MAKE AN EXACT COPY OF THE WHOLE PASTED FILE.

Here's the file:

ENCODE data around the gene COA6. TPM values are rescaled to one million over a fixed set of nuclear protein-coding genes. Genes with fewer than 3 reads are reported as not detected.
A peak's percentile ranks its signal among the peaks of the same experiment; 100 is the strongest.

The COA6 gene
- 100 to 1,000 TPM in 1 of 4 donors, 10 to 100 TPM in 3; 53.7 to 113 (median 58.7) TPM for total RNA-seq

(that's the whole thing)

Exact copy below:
ENCODE data around the gene COA6. TPM values are rescaled to one million over a fixed set of nuclear protein-coding genes. Genes with fewer than 3 reads are reported as not detected.
A peak's percentile ranks its signal among the peaks of the same experiment; 100 is the strongest.

The COA6 gene
- 100 to 1,000 TPM in 1 of 4 donors, 10 to 100 TPM in 3; 53.7 to 113 (median 58.7) TPM for total RNA-seq